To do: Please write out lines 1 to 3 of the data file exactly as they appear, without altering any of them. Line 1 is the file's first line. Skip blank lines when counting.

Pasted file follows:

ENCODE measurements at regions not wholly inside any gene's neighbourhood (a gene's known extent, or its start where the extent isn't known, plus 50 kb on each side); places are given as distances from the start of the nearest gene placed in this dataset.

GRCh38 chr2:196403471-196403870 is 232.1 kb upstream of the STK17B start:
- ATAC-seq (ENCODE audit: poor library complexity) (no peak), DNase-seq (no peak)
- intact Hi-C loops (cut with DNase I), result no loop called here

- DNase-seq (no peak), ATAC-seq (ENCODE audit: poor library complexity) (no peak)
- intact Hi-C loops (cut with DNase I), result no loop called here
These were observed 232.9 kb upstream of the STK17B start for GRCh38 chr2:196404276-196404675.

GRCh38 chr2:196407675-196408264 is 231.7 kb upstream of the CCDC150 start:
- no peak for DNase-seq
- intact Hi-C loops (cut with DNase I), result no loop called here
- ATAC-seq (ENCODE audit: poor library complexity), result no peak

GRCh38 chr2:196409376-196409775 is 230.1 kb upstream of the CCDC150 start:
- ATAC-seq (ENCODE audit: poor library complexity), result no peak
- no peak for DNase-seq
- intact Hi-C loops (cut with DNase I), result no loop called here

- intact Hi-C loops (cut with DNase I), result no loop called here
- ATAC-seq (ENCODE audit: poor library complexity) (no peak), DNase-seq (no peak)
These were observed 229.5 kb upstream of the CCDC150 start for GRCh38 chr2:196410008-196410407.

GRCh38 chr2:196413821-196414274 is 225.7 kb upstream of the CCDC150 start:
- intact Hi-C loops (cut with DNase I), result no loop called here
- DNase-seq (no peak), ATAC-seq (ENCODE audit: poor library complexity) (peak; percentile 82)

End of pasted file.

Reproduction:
ENCODE measurements at regions not wholly inside any gene's neighbourhood (a gene's known extent, or its start where the extent isn't known, plus 50 kb on each side); places are given as distances from the start of the nearest gene placed in this dataset.

GRCh38 chr2:196403471-196403870 is 232.1 kb upstream of the STK17B start:
- ATAC-seq (ENCODE audit: poor library complexity) (no peak), DNase-seq (no peak)